One randomly chosen winner via rafflecopter will win a $50 Amazon/BN.com gift card.
From the New York Times bestselling authors of America’s First Daughter comes the epic story of Eliza Schuyler Hamilton—a revolutionary woman who, like her new nation, struggled to define herself in the wake of war, betrayal, and tragedy. Haunting, moving, and beautifully written, Dray and Kamoie used thousands of letters and original sources to tell Eliza’s story as it’s never been told before—not just as the wronged wife at the center of a political sex scandal—but also as a founding mother who shaped an American legacy in her own right.
A general’s daughter…
Coming of age on the perilous frontier of revolutionary New York, Elizabeth Schuyler champions the fight for independence. And when she meets Alexander Hamilton, Washington’s penniless but passionate aide-de-camp, she’s captivated by the young officer’s charisma and brilliance. They fall in love, despite Hamilton’s bastard birth and the uncertainties of war.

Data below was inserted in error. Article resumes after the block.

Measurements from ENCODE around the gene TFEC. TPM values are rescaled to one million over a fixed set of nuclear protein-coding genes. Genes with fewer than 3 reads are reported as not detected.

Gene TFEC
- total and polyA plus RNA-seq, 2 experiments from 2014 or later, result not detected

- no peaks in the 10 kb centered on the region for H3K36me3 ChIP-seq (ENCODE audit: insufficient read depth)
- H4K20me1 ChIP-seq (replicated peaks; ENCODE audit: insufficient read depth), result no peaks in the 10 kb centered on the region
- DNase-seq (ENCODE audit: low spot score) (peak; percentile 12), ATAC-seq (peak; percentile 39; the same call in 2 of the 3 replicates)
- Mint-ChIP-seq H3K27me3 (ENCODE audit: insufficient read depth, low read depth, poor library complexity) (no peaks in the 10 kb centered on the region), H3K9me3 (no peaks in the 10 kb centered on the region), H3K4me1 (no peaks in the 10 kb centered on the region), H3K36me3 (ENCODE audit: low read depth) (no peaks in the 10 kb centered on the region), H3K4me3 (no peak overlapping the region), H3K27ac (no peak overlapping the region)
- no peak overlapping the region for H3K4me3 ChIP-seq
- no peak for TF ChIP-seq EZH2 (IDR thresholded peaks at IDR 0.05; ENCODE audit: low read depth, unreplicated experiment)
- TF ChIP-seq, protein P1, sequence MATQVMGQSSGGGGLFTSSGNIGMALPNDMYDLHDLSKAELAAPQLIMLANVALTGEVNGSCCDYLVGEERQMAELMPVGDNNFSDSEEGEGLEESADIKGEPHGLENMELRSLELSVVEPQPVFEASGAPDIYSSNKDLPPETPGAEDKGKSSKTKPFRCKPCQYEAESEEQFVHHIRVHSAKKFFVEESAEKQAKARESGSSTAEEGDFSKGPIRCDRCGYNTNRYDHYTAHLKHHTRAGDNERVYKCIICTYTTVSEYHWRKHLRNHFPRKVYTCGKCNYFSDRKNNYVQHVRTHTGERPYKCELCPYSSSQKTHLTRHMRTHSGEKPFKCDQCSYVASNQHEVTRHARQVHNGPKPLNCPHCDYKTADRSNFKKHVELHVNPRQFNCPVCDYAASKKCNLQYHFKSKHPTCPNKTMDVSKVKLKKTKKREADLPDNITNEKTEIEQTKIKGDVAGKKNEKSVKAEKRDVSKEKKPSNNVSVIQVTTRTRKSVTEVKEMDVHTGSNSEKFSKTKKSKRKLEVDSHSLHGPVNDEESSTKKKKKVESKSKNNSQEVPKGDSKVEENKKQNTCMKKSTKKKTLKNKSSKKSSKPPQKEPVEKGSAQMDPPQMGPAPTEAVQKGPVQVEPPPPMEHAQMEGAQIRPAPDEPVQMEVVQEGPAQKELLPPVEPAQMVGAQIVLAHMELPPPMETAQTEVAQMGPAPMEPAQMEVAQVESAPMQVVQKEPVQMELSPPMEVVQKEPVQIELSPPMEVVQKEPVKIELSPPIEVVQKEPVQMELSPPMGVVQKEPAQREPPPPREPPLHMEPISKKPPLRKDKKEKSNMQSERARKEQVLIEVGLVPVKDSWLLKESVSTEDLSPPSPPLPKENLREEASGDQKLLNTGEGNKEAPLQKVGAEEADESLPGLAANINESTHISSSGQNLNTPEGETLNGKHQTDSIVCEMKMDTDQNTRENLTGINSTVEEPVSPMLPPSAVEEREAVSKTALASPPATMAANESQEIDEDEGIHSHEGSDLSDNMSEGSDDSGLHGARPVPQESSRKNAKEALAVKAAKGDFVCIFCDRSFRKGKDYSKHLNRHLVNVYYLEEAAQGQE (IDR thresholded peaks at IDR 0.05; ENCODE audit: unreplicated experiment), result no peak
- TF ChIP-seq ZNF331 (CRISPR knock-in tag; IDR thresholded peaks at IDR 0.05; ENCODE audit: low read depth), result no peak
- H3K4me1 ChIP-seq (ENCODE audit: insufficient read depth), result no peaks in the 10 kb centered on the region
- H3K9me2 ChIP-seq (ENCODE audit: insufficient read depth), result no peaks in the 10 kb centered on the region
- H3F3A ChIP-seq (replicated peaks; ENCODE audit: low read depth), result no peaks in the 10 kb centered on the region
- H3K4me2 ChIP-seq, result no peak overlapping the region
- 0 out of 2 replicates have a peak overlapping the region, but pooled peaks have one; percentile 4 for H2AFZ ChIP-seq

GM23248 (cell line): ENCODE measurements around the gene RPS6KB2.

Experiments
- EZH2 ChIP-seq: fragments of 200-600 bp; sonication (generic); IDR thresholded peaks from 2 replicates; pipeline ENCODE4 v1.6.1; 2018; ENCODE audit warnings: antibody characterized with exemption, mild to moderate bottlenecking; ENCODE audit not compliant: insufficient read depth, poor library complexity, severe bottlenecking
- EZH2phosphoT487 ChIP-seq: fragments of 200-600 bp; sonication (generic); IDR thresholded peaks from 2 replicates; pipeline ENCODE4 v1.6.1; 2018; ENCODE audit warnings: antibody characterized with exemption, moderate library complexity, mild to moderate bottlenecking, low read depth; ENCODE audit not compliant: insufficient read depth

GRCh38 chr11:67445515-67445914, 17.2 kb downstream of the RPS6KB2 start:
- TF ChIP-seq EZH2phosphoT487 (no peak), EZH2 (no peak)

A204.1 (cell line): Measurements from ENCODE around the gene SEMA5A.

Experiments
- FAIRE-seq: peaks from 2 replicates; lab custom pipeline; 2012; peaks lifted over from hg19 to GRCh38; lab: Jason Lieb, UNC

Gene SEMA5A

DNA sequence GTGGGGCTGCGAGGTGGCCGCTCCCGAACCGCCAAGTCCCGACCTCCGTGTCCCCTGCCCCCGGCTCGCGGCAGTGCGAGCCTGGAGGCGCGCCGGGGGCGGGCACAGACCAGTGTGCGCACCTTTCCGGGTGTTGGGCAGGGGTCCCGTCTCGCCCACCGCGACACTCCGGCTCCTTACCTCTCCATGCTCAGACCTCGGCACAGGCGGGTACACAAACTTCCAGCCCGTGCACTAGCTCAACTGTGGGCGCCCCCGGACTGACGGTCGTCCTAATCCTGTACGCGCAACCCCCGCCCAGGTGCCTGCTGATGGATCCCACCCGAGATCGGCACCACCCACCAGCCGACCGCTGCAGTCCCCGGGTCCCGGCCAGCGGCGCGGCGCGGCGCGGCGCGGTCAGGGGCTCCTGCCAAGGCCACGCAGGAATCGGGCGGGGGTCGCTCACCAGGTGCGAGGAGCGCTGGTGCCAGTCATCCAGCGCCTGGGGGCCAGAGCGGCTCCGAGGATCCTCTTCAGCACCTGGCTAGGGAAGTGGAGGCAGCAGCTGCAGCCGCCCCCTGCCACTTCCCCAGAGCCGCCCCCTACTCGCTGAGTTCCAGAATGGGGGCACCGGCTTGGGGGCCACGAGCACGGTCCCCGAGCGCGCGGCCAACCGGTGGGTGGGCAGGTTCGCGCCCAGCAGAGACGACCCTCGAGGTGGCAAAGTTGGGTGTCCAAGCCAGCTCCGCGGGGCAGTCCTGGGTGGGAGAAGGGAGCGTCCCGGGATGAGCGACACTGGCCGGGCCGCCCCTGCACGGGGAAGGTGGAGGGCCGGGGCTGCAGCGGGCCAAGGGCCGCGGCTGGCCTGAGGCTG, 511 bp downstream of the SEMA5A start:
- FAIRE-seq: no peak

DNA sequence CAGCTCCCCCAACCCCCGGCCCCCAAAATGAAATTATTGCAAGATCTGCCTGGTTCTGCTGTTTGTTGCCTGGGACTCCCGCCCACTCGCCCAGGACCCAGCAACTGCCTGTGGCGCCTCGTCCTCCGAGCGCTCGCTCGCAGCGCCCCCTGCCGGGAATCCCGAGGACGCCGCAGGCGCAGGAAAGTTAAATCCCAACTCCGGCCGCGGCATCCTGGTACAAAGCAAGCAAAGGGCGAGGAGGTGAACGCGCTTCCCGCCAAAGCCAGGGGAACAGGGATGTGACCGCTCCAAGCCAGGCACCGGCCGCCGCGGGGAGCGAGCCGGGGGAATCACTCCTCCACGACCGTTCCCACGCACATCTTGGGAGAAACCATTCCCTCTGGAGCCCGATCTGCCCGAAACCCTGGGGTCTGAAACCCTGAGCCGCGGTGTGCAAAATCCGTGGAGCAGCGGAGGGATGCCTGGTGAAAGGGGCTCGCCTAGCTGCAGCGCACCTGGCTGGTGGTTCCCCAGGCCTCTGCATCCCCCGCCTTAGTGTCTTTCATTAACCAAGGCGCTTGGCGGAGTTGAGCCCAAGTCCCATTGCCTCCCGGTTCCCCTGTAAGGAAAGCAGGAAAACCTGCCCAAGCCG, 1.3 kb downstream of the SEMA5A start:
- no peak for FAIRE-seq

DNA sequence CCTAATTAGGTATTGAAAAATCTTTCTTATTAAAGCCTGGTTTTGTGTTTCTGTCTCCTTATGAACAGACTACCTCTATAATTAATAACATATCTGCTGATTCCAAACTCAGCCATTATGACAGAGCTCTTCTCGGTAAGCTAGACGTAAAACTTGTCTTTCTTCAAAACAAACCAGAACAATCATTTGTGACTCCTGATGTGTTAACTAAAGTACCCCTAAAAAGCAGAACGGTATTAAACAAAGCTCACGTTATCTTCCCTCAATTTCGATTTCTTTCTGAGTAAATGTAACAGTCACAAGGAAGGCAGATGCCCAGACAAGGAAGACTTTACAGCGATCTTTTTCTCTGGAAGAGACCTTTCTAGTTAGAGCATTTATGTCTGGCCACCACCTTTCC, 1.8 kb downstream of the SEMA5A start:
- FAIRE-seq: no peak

A Founding Father’s wife...
But the union they create—in their marriage and the new nation—is far from perfect. From glittering inaugural balls to bloody street riots, the Hamiltons are at the center of it all—including the political treachery of America’s first sex scandal, which forces Eliza to struggle through heartbreak and betrayal to find forgiveness.
The last surviving light of the Revolution…